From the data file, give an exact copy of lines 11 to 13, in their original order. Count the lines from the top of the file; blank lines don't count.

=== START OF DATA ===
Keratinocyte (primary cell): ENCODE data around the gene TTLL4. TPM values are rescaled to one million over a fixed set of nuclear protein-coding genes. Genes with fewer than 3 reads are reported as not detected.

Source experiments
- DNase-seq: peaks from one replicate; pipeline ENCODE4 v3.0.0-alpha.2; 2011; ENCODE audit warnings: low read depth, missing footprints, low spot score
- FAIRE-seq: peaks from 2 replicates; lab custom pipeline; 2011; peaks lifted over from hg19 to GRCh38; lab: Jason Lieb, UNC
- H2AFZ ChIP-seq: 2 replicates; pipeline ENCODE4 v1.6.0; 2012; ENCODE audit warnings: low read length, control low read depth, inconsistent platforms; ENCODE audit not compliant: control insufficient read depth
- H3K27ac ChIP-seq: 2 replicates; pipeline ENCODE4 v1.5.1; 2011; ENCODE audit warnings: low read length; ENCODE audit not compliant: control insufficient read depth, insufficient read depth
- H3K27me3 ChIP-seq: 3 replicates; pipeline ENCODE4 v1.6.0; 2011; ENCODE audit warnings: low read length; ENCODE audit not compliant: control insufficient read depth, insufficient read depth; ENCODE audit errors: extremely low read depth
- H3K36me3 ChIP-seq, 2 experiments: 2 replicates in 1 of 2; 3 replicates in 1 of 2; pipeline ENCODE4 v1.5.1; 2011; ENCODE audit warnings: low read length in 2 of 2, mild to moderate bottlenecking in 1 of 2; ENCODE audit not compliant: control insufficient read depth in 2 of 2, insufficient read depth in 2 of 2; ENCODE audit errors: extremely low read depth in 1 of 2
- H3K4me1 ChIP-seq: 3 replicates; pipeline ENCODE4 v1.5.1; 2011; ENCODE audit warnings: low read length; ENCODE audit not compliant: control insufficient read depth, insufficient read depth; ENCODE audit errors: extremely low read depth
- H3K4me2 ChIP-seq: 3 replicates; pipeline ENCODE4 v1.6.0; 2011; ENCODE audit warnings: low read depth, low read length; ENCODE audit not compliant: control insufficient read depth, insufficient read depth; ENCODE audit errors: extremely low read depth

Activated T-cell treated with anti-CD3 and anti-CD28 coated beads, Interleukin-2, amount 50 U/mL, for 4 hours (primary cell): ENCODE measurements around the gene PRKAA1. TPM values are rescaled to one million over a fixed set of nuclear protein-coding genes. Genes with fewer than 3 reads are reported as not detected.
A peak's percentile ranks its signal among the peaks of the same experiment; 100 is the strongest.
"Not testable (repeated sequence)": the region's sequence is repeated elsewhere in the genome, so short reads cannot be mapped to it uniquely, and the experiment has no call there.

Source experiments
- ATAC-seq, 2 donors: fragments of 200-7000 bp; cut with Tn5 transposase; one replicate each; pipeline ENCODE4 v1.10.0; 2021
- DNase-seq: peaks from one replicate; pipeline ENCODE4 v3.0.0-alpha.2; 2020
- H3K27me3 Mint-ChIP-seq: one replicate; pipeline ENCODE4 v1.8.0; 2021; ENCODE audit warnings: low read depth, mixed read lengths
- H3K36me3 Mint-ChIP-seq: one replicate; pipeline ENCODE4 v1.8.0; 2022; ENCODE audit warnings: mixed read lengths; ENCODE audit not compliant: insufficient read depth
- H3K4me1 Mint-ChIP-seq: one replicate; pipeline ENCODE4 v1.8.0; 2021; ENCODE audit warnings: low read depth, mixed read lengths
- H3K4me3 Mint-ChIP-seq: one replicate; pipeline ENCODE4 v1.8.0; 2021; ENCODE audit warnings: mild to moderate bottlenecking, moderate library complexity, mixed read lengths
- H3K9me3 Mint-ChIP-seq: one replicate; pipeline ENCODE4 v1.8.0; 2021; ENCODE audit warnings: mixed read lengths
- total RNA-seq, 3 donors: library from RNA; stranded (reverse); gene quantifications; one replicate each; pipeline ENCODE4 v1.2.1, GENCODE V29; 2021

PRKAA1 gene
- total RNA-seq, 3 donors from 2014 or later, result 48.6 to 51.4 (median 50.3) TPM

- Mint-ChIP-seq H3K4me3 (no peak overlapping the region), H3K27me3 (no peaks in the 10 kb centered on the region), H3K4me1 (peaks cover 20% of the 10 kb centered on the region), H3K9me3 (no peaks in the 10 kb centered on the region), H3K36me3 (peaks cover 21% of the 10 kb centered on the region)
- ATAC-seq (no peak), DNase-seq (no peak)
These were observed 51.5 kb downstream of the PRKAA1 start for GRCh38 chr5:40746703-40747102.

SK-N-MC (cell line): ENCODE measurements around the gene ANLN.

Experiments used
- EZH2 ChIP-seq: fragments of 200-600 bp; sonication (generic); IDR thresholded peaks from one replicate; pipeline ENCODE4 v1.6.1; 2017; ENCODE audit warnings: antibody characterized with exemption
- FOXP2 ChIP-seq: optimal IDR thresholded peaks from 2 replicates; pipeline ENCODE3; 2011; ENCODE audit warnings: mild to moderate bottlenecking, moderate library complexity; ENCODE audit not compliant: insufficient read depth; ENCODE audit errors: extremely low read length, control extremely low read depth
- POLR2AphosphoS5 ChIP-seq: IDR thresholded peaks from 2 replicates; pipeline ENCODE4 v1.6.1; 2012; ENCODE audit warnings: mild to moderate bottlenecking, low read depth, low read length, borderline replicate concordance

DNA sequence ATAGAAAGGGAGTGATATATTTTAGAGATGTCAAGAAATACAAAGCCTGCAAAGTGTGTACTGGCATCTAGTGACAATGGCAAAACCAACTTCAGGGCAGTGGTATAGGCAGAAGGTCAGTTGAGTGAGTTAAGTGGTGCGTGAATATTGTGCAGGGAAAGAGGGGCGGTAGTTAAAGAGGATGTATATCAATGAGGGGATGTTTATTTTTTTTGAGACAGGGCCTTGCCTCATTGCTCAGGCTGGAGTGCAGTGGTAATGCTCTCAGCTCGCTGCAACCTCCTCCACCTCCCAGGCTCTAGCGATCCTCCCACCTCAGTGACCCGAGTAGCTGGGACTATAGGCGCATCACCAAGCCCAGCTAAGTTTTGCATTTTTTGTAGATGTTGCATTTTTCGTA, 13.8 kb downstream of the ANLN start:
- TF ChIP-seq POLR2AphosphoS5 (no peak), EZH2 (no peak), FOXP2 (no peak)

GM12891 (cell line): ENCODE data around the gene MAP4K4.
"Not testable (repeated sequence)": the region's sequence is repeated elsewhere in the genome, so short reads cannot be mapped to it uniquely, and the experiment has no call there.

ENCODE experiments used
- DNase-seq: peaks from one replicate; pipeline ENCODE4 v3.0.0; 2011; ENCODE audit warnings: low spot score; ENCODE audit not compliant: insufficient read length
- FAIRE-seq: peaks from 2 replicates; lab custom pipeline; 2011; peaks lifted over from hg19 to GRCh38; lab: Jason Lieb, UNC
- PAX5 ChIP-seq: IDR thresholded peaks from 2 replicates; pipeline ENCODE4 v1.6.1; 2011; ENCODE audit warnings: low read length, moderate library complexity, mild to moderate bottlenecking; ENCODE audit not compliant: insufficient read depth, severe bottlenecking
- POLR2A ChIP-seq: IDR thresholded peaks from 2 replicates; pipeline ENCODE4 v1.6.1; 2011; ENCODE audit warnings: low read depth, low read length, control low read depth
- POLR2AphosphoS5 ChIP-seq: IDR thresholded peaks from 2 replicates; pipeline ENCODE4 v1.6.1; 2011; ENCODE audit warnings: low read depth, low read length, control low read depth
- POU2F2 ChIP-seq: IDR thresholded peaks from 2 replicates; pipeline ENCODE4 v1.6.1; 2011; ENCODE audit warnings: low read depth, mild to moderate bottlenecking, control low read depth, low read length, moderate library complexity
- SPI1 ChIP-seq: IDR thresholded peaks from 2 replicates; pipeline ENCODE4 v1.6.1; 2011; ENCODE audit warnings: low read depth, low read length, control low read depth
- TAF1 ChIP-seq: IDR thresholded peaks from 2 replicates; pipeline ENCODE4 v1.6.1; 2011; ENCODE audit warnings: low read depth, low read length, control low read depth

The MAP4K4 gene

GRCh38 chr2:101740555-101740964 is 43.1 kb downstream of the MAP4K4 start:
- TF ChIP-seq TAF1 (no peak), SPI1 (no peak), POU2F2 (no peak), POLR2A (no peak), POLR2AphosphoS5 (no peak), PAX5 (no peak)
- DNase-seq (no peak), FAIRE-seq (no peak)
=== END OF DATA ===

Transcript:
Activated T-cell treated with anti-CD3 and anti-CD28 coated beads, Interleukin-2, amount 50 U/mL, for 4 hours (primary cell): ENCODE measurements around the gene PRKAA1. TPM values are rescaled to one million over a fixed set of nuclear protein-coding genes. Genes with fewer than 3 reads are reported as not detected.
A peak's percentile ranks its signal among the peaks of the same experiment; 100 is the strongest.
"Not testable (repeated sequence)": the region's sequence is repeated elsewhere in the genome, so short reads cannot be mapped to it uniquely, and the experiment has no call there.